Many people are quite rightly worked up these days about what Nicholas Stern called the biggest market failure ever – namely the human decisions that are leading to climate change. Not nearly as many people are worked up about the human decisions that are contributing to another global externality – namely the creation of antibiotic resistant bacteria. I am putting a section about this in the chapter on Externalities in the second edition of the Anti-Textbook.
There is a very nice article on the subject in today's New York Times. It's a case study of the difficulty of dealing with this problem because, at its root, is the usual suspect: profit maximization combined with the hamstringing of governmental regulation by corporate power, in this case the power of the livestock and poultry industries. Yes, I know, relative to the size of the economy as a whole they are a drop in the bucket, and yet (to mix metaphors) the tail wags the dog.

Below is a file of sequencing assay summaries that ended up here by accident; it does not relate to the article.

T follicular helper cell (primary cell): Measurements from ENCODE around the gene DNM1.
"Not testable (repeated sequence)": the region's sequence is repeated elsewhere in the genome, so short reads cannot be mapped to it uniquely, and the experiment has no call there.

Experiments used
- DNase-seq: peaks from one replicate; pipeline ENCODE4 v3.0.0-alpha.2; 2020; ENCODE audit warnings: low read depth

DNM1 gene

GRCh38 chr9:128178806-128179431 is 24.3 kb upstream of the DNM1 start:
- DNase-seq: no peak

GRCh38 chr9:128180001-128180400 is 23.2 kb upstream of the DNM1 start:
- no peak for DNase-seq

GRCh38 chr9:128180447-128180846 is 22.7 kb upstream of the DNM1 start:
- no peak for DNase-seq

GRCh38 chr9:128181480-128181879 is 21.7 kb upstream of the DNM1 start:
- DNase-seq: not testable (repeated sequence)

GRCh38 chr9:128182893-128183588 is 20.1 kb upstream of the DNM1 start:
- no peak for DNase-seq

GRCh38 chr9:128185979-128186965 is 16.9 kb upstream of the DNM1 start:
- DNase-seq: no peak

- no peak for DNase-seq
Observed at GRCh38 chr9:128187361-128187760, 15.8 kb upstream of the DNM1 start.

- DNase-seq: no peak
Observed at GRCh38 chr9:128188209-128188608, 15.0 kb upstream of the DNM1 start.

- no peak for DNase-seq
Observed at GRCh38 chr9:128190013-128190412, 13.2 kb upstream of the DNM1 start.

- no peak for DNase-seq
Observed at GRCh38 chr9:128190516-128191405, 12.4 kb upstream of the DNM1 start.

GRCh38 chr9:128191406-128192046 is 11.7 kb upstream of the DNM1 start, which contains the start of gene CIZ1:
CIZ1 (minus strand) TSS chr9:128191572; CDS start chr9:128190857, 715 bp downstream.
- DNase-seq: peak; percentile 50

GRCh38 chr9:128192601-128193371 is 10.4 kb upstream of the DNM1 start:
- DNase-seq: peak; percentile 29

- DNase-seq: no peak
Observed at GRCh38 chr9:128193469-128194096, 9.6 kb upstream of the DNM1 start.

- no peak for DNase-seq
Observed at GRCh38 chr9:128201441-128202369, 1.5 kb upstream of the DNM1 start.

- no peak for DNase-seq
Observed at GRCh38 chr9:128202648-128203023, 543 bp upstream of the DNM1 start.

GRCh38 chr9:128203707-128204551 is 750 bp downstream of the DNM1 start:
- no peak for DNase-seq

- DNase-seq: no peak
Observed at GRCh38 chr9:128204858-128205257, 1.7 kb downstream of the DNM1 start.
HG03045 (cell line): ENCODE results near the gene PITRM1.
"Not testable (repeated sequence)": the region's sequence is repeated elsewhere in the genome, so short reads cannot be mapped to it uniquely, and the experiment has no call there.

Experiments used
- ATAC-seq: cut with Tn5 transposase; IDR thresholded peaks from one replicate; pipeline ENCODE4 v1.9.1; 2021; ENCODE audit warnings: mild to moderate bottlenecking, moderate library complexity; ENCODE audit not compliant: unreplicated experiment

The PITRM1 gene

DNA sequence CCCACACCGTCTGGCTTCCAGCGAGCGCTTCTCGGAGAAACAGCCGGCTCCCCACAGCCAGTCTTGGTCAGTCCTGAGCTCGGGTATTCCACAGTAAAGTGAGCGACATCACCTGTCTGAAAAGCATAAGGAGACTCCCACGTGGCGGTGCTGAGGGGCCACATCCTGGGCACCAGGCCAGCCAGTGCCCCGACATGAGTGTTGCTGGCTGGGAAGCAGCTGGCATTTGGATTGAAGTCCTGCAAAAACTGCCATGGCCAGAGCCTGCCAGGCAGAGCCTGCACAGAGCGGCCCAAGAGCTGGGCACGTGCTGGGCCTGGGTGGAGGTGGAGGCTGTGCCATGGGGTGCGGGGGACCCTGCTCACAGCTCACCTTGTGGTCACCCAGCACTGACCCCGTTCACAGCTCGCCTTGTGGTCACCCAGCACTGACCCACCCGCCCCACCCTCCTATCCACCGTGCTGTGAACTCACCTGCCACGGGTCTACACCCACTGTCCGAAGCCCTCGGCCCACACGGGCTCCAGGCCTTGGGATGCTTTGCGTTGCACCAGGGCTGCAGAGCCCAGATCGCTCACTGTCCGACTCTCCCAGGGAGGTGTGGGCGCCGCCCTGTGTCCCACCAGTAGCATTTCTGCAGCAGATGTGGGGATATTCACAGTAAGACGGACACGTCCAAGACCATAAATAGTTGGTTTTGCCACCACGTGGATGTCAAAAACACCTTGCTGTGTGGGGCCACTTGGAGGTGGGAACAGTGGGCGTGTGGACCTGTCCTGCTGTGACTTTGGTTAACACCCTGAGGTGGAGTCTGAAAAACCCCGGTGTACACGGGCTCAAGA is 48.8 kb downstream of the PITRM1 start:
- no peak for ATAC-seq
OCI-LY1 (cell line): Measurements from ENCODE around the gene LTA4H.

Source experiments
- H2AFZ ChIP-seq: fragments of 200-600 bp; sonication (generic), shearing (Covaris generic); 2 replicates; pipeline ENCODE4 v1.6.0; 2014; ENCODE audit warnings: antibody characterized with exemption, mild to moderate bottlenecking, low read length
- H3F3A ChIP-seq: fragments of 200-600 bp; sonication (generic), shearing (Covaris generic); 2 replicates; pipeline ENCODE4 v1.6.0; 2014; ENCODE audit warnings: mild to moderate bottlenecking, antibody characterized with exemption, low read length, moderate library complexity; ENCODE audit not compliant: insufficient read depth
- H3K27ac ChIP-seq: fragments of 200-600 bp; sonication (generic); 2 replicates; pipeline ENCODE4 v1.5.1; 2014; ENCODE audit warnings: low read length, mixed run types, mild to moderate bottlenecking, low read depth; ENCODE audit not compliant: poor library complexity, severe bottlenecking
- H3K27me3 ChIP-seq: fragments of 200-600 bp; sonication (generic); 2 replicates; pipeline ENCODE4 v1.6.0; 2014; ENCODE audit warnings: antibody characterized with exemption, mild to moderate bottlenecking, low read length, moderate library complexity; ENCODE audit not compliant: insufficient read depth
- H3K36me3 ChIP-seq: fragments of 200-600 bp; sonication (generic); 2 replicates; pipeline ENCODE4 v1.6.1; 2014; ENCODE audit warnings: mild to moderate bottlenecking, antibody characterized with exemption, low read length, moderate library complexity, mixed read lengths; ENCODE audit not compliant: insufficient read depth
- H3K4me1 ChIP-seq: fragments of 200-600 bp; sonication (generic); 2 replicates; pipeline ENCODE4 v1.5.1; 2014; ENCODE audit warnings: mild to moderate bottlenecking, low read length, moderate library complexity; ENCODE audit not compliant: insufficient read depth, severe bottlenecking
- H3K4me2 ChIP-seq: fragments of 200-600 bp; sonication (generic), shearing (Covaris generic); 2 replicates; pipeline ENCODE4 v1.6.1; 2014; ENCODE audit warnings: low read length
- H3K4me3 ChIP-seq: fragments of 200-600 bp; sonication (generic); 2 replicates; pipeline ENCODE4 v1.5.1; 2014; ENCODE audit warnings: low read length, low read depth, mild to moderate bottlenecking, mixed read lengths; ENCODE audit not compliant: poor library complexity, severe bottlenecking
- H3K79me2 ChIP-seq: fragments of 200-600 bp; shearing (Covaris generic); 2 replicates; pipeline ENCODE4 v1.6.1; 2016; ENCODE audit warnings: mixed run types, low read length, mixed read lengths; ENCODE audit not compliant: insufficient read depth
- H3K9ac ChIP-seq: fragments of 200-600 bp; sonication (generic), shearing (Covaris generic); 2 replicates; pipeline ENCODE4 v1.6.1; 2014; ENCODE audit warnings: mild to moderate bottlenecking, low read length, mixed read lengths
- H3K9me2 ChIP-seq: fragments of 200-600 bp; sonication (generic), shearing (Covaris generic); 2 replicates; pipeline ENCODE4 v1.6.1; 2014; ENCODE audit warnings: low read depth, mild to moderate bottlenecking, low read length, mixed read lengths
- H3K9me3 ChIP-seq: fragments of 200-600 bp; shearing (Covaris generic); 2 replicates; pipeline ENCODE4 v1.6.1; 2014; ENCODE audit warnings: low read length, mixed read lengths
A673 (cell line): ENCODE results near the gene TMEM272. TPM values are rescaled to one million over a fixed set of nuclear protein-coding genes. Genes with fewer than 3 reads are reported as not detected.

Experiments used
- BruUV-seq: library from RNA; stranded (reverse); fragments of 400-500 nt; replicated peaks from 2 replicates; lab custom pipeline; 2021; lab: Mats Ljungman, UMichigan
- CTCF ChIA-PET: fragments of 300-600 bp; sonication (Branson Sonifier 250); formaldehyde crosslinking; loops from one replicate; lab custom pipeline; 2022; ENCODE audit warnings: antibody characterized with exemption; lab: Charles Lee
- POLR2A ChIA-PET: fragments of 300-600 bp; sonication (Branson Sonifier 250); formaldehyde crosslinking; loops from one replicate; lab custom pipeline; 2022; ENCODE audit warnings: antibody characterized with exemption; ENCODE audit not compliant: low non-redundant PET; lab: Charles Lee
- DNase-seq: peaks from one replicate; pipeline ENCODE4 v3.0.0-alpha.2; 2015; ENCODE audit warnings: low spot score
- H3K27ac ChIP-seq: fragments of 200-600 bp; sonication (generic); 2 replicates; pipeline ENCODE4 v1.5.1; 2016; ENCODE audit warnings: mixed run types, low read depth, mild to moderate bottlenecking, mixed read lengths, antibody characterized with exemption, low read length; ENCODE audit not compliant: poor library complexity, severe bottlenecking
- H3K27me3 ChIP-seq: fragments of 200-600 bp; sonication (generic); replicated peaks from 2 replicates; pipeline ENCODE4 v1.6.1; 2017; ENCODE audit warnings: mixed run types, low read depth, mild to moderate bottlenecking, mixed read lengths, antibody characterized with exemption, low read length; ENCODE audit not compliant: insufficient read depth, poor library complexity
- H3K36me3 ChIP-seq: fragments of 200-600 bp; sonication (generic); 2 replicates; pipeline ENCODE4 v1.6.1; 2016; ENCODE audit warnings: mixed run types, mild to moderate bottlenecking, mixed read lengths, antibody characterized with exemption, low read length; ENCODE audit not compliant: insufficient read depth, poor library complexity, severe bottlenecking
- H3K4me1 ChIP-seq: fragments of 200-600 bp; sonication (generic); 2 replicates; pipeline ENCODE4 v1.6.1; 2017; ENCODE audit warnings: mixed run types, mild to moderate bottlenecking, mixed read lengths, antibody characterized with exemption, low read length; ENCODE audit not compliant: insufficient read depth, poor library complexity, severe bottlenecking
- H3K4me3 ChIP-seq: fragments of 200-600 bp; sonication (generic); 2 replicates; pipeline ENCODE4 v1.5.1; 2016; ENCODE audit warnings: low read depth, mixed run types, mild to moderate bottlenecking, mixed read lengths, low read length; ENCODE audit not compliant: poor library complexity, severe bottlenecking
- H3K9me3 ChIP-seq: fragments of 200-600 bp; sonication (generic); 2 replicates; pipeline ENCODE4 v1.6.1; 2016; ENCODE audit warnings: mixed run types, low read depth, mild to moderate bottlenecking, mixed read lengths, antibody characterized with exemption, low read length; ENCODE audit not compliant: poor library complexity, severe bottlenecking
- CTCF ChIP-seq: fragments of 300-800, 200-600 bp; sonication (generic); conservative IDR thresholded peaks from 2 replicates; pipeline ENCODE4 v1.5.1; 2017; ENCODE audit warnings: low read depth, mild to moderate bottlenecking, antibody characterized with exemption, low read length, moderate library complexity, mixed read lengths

I'm Rod Hill, a professor of economics at the University of New Brunswick and the co-author, with Tony Myatt, of "The Economics Anti-Textbook: A Critical Thinker's Guide to Microeconomics" (Zed Books, London & New York; Fernwood Books, Halifax & Winnipeg, 2010). The 2011 Indian edition was published by Books for Change (Bangalore). A Chinese translation has been published by Shiwenbooks, Beijing, and a Turkish translation appeared in 2017 published by Heretik Press, Ankara,. I will use this blog as a place to post discussion with readers of our book. We'll also use it to write further about economics textbooks and their content, as well as about new books coming out that critique textbook economics.
Feel free to write to us at rodntony [AT] gmail.com.